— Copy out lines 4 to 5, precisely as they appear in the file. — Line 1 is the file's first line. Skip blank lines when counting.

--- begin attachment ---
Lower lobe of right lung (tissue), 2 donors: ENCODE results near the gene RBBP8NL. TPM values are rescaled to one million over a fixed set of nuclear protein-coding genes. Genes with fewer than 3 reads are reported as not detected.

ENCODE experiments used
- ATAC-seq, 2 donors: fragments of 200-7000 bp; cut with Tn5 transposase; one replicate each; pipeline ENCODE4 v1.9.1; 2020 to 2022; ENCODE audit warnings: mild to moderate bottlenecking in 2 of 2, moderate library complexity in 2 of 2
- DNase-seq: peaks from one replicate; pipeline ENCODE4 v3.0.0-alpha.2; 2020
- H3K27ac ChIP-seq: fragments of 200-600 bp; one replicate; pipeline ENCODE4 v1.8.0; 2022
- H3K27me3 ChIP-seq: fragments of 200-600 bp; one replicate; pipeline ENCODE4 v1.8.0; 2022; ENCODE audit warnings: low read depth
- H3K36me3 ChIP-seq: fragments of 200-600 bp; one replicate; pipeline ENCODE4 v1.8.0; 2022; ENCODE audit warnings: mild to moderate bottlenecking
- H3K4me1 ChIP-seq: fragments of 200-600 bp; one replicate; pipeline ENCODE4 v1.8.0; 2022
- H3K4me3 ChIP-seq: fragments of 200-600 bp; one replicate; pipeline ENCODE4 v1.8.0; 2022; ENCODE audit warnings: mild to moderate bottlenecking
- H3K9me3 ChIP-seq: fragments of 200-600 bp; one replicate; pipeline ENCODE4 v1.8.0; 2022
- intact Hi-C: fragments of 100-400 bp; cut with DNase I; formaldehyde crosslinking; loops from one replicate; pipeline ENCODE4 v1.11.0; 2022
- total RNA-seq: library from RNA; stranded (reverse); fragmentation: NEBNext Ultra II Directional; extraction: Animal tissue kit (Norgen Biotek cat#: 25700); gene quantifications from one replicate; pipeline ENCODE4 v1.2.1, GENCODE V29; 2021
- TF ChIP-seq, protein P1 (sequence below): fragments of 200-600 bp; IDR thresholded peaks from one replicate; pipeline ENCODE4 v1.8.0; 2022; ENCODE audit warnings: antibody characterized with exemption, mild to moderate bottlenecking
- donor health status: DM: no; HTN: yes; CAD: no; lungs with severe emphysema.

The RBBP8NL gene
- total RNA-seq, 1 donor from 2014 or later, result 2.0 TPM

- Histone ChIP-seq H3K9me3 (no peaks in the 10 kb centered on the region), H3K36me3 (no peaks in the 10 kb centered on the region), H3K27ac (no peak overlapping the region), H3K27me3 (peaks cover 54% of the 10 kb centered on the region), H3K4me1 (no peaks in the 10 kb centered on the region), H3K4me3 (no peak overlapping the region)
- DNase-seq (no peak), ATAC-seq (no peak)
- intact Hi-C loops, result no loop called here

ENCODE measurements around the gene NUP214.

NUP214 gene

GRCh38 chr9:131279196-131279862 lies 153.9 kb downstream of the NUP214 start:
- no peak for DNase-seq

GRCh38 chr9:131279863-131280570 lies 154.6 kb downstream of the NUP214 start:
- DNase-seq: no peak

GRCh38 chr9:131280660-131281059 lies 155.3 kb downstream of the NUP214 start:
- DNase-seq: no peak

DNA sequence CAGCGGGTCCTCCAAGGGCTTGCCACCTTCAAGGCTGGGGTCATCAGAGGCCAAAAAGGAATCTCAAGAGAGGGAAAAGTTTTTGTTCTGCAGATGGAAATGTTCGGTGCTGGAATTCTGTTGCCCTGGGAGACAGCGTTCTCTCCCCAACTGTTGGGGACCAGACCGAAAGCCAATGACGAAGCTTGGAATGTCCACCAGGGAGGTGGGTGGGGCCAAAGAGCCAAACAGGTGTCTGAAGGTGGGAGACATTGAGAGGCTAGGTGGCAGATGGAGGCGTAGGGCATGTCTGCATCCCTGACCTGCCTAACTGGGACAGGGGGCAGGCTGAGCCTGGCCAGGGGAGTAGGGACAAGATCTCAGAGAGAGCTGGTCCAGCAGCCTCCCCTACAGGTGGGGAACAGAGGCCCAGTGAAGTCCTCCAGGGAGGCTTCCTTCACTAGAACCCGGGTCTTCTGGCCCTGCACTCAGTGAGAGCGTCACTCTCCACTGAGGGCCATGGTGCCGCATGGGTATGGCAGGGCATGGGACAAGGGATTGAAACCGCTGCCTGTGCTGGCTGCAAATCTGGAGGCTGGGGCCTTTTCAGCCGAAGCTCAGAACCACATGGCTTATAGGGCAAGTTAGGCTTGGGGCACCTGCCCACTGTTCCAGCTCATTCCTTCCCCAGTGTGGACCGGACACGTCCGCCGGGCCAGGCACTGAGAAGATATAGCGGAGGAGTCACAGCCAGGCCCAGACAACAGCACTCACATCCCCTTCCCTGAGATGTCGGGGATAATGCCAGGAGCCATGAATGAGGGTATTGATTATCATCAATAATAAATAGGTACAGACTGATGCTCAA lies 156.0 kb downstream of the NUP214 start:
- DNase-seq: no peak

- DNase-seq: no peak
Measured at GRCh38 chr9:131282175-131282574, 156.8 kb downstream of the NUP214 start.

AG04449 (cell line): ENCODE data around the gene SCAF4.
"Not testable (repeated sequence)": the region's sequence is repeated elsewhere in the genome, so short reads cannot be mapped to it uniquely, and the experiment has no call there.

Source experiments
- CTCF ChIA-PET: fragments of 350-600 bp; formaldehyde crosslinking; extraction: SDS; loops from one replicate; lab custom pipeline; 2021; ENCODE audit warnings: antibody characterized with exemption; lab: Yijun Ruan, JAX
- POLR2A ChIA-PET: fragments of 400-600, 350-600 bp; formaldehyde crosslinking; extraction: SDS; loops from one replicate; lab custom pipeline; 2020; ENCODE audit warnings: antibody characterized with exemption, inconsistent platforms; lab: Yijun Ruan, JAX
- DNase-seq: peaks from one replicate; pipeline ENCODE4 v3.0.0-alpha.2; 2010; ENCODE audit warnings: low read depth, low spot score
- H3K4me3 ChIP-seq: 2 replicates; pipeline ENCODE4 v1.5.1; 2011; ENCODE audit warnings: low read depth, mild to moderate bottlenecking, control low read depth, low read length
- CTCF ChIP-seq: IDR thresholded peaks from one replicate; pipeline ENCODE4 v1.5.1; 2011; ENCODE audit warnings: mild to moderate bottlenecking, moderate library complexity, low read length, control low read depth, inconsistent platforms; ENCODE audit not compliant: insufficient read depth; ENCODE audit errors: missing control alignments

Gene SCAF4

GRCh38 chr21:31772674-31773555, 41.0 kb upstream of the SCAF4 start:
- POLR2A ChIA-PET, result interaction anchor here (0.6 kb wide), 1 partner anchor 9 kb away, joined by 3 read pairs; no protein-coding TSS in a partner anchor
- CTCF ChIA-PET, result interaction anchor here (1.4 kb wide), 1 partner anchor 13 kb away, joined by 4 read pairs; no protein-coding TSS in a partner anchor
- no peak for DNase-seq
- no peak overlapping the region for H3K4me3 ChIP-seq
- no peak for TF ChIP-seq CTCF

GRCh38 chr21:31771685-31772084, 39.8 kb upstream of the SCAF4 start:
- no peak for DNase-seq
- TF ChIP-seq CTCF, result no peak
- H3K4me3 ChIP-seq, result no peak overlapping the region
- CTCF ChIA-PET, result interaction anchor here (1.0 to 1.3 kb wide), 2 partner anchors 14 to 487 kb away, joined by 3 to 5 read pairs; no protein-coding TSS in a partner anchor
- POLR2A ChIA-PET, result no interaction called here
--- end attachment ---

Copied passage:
- DNase-seq: peaks from one replicate; pipeline ENCODE4 v3.0.0-alpha.2; 2020
- H3K27ac ChIP-seq: fragments of 200-600 bp; one replicate; pipeline ENCODE4 v1.8.0; 2022